The draft in blue, unlike the original version, affirms that in order to ensure transparency and accountability, budgets for future AU-led peace support operations that receive financial support through UN assessed contributions will be submitted to the General Assembly for approval. Furthermore, it notes that the Council intends to review after three years any decision it makes to provide such financial support.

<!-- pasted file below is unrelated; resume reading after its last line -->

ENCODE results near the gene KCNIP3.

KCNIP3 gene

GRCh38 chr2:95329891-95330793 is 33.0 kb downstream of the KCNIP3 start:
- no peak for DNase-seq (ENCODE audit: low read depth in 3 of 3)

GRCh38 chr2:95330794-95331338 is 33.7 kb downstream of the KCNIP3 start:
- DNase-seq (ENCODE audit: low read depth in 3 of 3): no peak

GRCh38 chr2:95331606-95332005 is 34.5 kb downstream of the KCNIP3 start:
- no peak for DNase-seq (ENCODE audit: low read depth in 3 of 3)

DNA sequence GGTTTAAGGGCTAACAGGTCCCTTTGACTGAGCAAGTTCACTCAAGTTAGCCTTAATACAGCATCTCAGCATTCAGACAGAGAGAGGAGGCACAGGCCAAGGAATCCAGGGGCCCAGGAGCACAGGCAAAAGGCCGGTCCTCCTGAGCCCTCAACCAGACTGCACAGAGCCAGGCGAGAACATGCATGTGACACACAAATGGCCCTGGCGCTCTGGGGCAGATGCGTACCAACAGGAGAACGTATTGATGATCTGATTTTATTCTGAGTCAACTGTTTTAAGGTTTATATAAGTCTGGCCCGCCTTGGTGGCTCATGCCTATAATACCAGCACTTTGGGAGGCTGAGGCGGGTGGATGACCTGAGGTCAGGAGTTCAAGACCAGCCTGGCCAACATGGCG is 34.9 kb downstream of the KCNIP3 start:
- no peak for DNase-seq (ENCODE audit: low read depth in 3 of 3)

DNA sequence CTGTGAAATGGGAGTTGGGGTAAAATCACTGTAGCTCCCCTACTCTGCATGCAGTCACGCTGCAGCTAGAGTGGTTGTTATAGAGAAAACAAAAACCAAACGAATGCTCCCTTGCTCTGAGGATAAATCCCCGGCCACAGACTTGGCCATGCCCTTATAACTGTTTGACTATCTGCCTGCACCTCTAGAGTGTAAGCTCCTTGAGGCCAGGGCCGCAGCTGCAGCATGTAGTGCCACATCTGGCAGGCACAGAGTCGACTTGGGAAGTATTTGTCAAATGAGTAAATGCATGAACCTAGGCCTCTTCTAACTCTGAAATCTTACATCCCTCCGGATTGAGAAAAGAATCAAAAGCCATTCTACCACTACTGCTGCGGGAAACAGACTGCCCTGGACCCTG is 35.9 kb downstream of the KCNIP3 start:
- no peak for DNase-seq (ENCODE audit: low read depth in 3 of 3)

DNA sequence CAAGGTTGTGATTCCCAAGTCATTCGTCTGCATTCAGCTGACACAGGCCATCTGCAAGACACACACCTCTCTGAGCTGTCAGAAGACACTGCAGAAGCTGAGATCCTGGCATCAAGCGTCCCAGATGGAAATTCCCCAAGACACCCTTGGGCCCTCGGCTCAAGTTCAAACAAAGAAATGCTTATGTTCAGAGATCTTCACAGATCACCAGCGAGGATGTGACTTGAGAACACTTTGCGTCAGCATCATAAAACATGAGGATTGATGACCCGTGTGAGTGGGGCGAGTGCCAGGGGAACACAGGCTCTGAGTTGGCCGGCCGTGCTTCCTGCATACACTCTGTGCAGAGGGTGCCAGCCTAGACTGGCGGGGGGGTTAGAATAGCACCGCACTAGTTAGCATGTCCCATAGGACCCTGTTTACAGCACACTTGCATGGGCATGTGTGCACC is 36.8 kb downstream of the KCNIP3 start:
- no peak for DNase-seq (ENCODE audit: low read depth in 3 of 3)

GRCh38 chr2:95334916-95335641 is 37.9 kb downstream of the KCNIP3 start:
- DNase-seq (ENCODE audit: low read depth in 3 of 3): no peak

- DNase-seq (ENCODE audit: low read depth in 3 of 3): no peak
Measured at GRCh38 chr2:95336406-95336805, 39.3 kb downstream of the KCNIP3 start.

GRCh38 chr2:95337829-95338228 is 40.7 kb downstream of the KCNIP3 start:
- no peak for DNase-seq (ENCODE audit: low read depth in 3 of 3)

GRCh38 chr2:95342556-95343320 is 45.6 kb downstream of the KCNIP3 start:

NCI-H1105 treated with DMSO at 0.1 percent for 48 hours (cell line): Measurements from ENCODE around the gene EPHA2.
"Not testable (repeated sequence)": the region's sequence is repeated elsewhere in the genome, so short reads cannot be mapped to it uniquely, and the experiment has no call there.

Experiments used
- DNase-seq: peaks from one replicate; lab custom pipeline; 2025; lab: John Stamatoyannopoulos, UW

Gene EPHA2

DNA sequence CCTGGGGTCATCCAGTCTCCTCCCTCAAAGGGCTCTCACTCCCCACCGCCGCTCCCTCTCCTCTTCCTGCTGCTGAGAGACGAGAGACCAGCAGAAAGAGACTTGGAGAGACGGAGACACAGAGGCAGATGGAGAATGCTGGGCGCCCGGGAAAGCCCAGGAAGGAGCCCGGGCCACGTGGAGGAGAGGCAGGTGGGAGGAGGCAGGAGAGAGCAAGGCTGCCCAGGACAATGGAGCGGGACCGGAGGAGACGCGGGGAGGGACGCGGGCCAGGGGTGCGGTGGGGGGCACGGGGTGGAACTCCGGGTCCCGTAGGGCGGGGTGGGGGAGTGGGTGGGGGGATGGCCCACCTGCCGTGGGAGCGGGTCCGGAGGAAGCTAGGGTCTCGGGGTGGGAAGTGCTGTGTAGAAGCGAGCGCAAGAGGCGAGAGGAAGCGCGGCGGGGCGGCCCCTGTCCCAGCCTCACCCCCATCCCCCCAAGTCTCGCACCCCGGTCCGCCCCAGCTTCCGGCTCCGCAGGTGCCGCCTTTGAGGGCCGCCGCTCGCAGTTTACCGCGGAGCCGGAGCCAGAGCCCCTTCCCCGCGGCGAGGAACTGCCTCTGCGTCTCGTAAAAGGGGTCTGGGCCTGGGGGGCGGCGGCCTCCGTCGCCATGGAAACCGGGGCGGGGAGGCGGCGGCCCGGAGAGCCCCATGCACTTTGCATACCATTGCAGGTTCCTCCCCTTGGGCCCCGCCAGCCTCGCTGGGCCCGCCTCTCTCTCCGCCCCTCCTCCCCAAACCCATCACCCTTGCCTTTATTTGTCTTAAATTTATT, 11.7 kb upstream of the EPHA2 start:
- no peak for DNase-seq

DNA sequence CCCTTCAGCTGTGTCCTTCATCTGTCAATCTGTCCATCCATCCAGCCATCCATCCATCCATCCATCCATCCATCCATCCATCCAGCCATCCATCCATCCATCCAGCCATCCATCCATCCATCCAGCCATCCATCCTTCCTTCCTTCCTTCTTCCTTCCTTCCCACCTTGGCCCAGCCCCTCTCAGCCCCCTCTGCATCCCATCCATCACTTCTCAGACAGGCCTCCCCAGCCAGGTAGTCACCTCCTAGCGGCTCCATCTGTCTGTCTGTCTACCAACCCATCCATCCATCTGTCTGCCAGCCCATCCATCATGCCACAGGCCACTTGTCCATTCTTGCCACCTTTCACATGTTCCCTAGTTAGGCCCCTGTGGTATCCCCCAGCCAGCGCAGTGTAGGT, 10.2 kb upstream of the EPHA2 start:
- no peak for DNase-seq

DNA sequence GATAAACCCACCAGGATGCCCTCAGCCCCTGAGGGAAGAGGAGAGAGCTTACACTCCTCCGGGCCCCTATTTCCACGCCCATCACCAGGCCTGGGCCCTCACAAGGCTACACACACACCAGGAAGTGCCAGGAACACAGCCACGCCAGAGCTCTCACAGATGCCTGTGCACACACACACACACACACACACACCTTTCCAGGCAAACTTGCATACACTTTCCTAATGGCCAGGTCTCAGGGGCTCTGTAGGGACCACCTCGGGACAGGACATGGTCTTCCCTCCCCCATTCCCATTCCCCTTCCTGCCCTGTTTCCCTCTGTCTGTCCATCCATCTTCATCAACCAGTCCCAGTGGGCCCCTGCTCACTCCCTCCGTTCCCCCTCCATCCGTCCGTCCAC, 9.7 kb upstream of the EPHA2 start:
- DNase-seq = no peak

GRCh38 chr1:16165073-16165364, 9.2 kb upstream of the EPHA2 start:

On the relationship between the UN and AU more broadly, the draft in blue largely retains language from the initial draft stressing the importance of consultations between the Security Council and the AU PSC, taking into account “their respective decision making processes and common strategies for a holistic response to conflict”. It also underscores the importance of the relationship between the UN and regional organisations, in particular the AU. The final draft acknowledges the trend towards joint visits by UN and AU senior officials, as well as joint briefings of the Security Council and the AU PSC by senior officials, special representatives and envoys of the two organisations. In this regard, it recalls the joint communiqué, adopted at the 12th annual consultative meeting of members of the Security Council and the AU PSC held on 19 July, that affirmed their intention to consider joint visits to conflict situations in Africa, the modalities of which will be discussed and agreed on a case-by-case basis by the two Councils (S/2018/736).